Don’t eat that! It will cause cancer. Wait, eat more of it! It will actually cure cancer.

A high-fat diet will make you obese! No wait, actually, a high-fat diet is the best way to get in shape!

It seems every day Americans are bombarded with breathless, contradictory headlines about their health. For Americans hoping to lose weight and avoid chronic illness, even reading the morning paper can be a baffling or infuriating process, as millions are told last week’s fad diet is now this week’s dangerous health risk.

But the phenomenon isn’t just a minor frustration. Science as a whole is suffering a “reproducibility crisis.”

For a discovery to have any value, different scientists repeating the same experiment under the same conditions need to get the same results. Yet research shows half of the medical studies trumpeted by the establishment media are found to be worthless after follow-up scrutiny.

Sometimes, the errors result from a wholesale failure to follow even the most basic scientific procedures. In one shocking example, research supposedly being conducted on breast cancer was actually being performed on melanoma cells that had been mislabeled. The mistake meant years of research and millions of dollars was completely wasted.

NPR science correspondent Richard Harris estimates taxpayers lose more than $28 billion a year because of such failures.

Adding to the problem is a sensationalistic media climate that often trumpets dramatic medical developments without waiting to see if the findings will hold up over further study. Marc Fitch, author of “Shmexperts: How Ideology And Power Politics Are Disguised As Science,” says media sensationalism conceals the more subtle and slow-paced reality of serious scientific research.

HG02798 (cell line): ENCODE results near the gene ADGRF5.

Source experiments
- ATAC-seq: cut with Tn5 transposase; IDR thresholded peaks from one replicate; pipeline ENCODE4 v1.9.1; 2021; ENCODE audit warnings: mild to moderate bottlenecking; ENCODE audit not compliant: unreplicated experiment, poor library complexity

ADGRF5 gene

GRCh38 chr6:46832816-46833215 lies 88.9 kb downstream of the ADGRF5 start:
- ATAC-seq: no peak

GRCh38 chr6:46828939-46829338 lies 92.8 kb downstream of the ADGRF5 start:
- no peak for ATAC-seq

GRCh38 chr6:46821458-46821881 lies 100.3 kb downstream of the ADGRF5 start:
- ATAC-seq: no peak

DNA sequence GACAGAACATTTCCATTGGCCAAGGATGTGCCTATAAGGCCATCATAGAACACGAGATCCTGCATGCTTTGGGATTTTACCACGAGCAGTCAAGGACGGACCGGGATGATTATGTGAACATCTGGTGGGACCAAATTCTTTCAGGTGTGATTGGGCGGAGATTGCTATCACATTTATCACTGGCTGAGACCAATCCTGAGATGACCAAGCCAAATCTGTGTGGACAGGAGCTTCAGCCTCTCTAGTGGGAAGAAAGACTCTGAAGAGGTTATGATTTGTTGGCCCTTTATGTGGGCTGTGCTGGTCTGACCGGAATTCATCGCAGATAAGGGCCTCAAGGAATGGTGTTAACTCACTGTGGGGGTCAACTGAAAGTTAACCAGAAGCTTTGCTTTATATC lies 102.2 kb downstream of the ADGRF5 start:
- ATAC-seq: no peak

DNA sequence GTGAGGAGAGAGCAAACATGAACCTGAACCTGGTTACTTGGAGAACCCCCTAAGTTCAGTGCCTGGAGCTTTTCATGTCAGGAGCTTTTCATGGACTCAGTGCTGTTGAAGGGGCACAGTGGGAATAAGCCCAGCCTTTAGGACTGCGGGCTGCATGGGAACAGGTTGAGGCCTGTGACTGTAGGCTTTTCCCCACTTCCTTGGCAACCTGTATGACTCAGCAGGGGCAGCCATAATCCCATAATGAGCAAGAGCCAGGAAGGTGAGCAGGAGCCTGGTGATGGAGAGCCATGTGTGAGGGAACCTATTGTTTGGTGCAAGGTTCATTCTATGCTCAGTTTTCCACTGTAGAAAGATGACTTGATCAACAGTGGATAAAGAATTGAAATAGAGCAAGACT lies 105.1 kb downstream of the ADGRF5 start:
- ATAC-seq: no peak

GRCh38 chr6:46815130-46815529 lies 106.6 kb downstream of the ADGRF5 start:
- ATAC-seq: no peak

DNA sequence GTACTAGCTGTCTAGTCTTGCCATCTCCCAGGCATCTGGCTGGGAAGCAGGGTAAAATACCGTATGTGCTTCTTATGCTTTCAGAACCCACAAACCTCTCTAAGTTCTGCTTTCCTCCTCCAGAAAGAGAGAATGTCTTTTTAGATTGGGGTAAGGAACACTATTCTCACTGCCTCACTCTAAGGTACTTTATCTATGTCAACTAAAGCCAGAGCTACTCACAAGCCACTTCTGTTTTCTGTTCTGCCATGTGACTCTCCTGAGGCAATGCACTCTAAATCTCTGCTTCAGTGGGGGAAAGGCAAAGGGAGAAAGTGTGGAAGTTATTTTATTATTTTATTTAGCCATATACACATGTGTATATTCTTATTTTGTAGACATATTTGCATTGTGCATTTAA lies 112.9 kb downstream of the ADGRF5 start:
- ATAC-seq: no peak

“The media’s job is to make headlines,” Fitch told WND. “If you have a study that says ‘coffee causes cancer’ or some such argument, that is going to make headlines. A different study saying ‘coffee reduces cancer risk’ will also make headlines. But subsequent studies that refute those initial findings are not going to have the same impact, nor the same media coverage. It also takes a long time to conduct a study – particularly ones dealing with long-term health issues – so by the time a contradictory study is released the issue has largely faded from public consciousness or major media interest.

Who are you going to believe? Me or your lying eyes? Don’t believe everything you see on TV or read in the paper – many of those so-called experts are just trying to sell you on their agenda. Find out the real story behind the media’s façade of expertise in “Shmexperts: How Ideology And Power Politics Are Disguised As Science.”

“This is why critical thinking and personal research is so important during this time of a 24/7 media cycle which is heavily focused on getting online viewers and Facebook clicks.”

A different kind of sensationalism is also distorting the research process itself. Because of fierce competition to obtain funding for research, scientists are also at risk of being guided by their own hopes and biases, exaggerating results or overlooking evidence that goes against the result scientists want to see.

Fitch suggested the issue of government funding of research is “complicated,” and while he said it might play a role, ultimately upholding scientific standards is up to the search community itself.

“Scientists compete for funding, and to get more funding you have to show results, so there is certainly an increased pressure to produce something – anything – that can be said to advance human understanding of health issues and other scientific questions,” he said.